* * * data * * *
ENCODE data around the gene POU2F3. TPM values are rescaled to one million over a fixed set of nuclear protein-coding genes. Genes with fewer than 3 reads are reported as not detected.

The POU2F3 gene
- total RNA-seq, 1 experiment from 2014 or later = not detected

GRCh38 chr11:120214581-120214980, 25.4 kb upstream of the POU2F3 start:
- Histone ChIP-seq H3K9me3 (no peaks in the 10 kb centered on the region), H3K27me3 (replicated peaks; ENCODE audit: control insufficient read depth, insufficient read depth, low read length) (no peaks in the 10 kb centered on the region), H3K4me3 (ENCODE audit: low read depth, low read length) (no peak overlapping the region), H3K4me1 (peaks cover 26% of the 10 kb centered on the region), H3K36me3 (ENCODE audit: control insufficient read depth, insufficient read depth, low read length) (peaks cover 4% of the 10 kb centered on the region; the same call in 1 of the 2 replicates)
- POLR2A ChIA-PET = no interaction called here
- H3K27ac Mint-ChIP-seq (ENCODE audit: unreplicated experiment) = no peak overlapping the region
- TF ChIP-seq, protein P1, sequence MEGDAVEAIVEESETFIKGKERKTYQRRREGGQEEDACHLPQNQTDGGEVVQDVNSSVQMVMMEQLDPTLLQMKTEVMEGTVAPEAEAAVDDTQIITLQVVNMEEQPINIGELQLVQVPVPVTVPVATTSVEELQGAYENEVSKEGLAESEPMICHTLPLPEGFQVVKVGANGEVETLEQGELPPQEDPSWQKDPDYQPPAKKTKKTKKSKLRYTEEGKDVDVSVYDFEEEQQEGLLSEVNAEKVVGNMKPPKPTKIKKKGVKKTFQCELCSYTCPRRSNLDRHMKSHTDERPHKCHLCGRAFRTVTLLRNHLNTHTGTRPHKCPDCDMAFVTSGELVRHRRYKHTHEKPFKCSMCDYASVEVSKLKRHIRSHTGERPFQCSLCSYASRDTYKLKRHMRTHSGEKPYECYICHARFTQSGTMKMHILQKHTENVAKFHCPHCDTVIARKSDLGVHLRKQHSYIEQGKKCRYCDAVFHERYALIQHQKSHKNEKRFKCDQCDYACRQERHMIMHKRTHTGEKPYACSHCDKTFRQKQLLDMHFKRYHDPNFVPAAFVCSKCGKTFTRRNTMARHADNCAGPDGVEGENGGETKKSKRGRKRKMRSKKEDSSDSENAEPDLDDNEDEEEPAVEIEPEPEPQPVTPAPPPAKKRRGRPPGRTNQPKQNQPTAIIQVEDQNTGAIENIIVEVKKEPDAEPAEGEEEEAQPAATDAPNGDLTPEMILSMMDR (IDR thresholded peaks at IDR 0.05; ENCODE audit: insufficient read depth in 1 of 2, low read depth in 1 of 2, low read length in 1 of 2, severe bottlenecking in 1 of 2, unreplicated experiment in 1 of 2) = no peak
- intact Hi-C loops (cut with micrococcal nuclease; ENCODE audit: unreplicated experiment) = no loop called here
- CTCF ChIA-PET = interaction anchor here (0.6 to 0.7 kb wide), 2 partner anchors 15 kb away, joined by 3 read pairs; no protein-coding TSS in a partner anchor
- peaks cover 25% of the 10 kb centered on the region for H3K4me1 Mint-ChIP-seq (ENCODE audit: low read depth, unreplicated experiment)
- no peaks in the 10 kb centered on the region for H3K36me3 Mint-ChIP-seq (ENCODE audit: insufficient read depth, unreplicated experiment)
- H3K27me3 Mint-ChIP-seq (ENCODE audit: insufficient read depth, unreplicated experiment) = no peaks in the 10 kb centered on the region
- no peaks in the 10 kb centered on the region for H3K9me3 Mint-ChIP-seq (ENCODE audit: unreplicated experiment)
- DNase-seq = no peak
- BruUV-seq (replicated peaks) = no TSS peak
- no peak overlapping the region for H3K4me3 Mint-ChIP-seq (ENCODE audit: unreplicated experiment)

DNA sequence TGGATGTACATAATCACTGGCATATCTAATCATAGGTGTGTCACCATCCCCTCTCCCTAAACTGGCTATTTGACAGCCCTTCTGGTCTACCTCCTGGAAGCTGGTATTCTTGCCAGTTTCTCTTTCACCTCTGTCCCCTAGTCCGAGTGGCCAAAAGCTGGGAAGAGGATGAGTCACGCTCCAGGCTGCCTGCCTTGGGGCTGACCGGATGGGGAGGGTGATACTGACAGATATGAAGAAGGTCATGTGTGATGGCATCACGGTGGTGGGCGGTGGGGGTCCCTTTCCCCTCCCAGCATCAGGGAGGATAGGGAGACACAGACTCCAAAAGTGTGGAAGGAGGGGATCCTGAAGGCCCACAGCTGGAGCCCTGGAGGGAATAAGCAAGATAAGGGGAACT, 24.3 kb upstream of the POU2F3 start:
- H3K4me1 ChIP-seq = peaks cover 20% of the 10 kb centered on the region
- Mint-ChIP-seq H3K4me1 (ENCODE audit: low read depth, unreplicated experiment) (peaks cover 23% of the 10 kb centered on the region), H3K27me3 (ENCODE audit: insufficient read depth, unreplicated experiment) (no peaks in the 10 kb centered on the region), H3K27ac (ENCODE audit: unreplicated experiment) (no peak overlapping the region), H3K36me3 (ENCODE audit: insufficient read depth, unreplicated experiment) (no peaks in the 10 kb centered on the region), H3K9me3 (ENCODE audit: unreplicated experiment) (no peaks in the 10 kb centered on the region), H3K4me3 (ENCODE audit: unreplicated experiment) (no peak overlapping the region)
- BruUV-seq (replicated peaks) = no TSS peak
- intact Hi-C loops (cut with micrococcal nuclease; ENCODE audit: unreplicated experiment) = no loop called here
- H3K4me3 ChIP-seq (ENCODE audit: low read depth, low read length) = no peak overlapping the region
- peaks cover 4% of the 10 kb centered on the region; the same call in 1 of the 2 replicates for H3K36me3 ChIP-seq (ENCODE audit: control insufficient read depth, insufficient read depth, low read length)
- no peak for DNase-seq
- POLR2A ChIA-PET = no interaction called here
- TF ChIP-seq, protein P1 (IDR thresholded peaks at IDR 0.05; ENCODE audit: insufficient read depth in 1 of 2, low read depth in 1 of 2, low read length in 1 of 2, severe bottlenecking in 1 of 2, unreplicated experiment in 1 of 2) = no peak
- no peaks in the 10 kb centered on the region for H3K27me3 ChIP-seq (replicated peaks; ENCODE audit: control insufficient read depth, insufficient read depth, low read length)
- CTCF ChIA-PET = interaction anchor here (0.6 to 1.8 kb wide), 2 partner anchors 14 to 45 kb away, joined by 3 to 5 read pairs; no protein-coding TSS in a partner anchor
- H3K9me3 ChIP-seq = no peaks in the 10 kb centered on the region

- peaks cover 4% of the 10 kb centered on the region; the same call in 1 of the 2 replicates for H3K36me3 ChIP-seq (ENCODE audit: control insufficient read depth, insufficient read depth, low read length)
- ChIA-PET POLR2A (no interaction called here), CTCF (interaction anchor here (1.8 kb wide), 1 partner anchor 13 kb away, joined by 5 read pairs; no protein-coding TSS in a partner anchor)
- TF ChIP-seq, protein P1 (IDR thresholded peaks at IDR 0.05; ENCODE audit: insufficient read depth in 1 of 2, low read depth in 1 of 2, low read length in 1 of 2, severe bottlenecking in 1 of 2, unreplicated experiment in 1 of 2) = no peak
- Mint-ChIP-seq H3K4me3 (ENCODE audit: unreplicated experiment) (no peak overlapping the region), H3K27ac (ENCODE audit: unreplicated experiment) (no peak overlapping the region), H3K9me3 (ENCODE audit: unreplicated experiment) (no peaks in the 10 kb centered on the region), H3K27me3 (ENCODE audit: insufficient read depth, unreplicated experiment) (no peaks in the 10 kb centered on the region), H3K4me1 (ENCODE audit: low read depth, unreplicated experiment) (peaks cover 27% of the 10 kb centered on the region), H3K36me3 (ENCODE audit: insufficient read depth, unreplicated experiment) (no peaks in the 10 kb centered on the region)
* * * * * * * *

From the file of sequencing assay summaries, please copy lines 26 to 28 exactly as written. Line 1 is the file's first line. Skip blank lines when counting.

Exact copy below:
- POLR2A ChIA-PET = no interaction called here
- TF ChIP-seq, protein P1 (IDR thresholded peaks at IDR 0.05; ENCODE audit: insufficient read depth in 1 of 2, low read depth in 1 of 2, low read length in 1 of 2, severe bottlenecking in 1 of 2, unreplicated experiment in 1 of 2) = no peak
- no peaks in the 10 kb centered on the region for H3K27me3 ChIP-seq (replicated peaks; ENCODE audit: control insufficient read depth, insufficient read depth, low read length)